I thereupon investigated the Bartels case. This is a case, which was finally decided by the Supreme Court, growing out of a suit by operators of public dance halls to recover social security and unemployment taxes which they had paid under protest on musicians playing with orchestras at the dance halls. These orchestras were so-called name bands which had been engaged by the dance-hall owners under a contractual arrangement with the leader of the band.

According to the decision of the Court of Appeals for the Eighth Circuit in this case (157 F. 2d at p. 298), the American Federation of Musicians required all its members to use a contract known Form B. This Form B contract, which was required by Mr. Petrillo's union to be executed by all persons who made a contractual arrange ment with an orchestra, provided that the ballroom owner was the employer of the band leader and of the musicians. The court found,

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as a fact, that this contract was adopted by Mr. Petrillo's union in order to shift the burden for payment of the musicians' social security taxes, from the leader of the band (who must also be a member of the union) to the owner of the hotel, ballroom, or club. The court also found that these contracts were not entered into "by fair

negotiations,” but were forced upon the businessmen who contracted with the orchestras.

The union's endeavor to shift the tax burden was unsuccessful, because in the Bartels case the Supreme Court concluded that it should not confine itself to the terms of a written contract between the parties in determining who is an employer and thus liable for payment of social-security taxes, but that it should consider all relevant facts and circumstances which tend to show the actual and true relationship. The Supreme Court ruled that when that test was applied the musicians were not employees of the owners of the entertainment houses, the written contract to the contrary notwithstanding.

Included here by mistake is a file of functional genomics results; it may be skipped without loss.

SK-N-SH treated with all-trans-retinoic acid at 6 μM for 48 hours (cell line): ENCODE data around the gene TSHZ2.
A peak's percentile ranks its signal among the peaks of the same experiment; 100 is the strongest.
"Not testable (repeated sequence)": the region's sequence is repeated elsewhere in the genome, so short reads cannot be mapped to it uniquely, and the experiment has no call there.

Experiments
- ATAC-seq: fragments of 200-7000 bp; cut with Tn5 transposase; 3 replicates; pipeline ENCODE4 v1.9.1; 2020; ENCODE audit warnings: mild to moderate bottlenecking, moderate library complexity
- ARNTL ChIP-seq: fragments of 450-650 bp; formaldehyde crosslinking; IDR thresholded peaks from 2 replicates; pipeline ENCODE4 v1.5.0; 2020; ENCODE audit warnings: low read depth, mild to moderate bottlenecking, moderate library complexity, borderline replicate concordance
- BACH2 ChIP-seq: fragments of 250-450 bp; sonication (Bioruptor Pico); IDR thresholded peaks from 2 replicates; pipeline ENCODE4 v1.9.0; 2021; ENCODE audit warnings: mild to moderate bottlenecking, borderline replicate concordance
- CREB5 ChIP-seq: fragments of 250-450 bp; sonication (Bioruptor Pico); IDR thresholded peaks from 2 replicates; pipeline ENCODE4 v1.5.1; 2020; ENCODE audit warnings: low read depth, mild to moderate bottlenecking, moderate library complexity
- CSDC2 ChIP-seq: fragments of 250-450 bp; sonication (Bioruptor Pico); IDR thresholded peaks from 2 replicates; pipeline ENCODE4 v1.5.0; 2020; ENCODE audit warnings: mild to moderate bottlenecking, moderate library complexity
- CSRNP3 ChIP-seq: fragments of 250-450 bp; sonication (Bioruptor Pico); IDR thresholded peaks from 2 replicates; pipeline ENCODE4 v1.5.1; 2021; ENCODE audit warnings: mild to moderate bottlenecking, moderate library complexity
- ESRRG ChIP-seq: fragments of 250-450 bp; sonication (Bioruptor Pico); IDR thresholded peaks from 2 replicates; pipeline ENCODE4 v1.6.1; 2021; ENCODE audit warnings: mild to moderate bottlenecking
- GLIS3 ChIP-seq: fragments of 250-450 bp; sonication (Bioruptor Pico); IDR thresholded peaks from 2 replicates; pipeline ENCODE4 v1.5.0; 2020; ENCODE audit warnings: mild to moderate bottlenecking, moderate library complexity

Thus, we see that the admitted and avowed purpose of the Petrillo clause is to permit a labor union to create the employer-employee relationship in any case where that union has the monopolistic powers and control of the occupational group which it represents. Does Congress wish to abdicate to a union the power to determine who is an employee, simply because that union is powerful enough to compel the execution of a certain kind of contract? I submit, if the committee please, that this kind of legislation is pernicious in character and is class legislation of the worst sort.

I shall not burden the committee by indulging in speculation as to all the possible interpretations which the Treasury Department might place upon the Petrillo clause, but one needs only to read that sentence to realize that a literal interpretation of its words might result in the inclusion of many relationships within the scope of master and servant for purposes of social security.

If this should become law, it will constitute an open invitation to all labor unions to insist upon the inclusion of the appropriate provisions of the musicians' union's Form B in all contracts of employment.

In conclusion, Mr. Chairman and members of the committee, I strongly urge this committee to strike out of the definition of em ployee now in H. R. 6000, the second sentence of paragraph (2) and all of paragraphs (3) and (t). This definition as now written would (a) make employees out of independent contractors, (b) promote lawsuits, and (c) destroy small businesses,

On behalf of the many small-business men of Kansas, whose very existence, they think—and I share their views—is threatened by this legislation, I sincerely want to thank the members of the committee for the courtesy that you have extended to me to appear before you in their behalf and present some of these matters that I have just outlined.

The CHAIRMAN. We are very glad to have your views, Senator, and your appearance before the committee.

Senator SCHOEPPEL. I have left copies for the members of the committee and those who might desire them.

The CHAIRMAN. The next witness is the Honorable Carl T. Curtis, United States Congressman from the State of Nebraska.